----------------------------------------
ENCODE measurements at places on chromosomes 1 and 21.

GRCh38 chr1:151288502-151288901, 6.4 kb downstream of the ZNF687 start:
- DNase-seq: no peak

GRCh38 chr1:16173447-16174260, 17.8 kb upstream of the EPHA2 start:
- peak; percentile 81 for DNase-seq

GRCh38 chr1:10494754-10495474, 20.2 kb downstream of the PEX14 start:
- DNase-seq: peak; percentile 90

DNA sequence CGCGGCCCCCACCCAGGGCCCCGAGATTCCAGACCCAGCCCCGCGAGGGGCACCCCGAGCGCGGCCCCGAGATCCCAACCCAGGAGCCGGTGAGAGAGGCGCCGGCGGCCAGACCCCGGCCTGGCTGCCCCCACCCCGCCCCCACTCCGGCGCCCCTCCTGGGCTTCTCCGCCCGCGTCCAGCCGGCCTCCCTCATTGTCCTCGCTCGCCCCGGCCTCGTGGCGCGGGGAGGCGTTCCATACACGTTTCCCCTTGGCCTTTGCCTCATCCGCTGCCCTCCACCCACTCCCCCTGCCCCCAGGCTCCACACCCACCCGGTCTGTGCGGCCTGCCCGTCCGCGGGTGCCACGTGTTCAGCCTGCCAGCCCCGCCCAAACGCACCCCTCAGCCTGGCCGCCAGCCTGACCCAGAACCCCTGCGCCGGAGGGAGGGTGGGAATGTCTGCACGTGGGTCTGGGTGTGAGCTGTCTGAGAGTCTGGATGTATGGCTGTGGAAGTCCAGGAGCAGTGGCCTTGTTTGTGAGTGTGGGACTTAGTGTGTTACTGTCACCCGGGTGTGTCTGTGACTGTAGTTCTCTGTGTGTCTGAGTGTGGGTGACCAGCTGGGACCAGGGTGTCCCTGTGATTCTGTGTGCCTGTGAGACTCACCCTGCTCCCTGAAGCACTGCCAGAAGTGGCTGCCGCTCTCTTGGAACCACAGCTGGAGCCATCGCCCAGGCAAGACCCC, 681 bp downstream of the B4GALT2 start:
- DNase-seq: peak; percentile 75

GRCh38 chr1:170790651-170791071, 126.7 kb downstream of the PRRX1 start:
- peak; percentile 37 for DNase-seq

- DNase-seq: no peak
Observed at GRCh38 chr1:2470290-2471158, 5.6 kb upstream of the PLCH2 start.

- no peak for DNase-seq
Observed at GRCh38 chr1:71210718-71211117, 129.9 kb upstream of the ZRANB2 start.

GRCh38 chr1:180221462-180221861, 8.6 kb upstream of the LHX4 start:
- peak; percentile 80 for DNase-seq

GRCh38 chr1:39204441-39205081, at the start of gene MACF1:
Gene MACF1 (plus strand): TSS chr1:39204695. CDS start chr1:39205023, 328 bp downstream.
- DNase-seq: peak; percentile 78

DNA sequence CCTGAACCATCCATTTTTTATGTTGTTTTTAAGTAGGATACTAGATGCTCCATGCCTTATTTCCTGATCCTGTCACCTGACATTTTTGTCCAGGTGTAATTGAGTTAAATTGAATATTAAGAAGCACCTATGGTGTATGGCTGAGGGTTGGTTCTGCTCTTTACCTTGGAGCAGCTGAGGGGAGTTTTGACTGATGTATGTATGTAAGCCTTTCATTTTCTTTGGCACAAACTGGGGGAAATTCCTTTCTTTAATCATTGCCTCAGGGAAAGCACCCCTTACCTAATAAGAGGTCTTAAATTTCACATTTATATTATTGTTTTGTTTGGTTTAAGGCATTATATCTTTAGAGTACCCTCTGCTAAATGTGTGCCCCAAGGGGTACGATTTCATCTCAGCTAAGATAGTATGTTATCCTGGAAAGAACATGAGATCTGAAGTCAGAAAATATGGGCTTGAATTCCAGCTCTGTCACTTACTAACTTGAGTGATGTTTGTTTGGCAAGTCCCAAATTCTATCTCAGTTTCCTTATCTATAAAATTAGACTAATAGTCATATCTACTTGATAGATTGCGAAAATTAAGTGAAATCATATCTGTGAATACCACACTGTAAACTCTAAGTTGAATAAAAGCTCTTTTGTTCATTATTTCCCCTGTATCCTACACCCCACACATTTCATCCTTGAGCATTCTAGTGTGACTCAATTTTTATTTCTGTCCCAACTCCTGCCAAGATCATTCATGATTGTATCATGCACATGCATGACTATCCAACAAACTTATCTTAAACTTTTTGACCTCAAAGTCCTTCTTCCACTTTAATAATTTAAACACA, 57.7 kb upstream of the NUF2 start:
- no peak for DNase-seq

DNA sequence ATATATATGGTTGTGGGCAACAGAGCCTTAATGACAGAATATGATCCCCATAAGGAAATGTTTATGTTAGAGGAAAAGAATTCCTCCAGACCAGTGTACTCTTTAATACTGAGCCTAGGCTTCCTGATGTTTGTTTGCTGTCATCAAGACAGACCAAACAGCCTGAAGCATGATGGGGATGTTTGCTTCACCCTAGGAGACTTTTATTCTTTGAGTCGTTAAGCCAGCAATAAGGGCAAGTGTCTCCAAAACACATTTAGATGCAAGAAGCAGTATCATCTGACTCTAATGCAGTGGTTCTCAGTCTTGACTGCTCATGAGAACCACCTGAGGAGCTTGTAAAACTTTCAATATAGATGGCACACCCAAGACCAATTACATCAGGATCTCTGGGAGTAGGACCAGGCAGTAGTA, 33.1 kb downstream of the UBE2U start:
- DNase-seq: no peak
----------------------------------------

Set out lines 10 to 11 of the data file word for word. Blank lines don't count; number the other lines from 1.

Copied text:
GRCh38 chr1:170790651-170791071, 126.7 kb downstream of the PRRX1 start:
- peak; percentile 37 for DNase-seq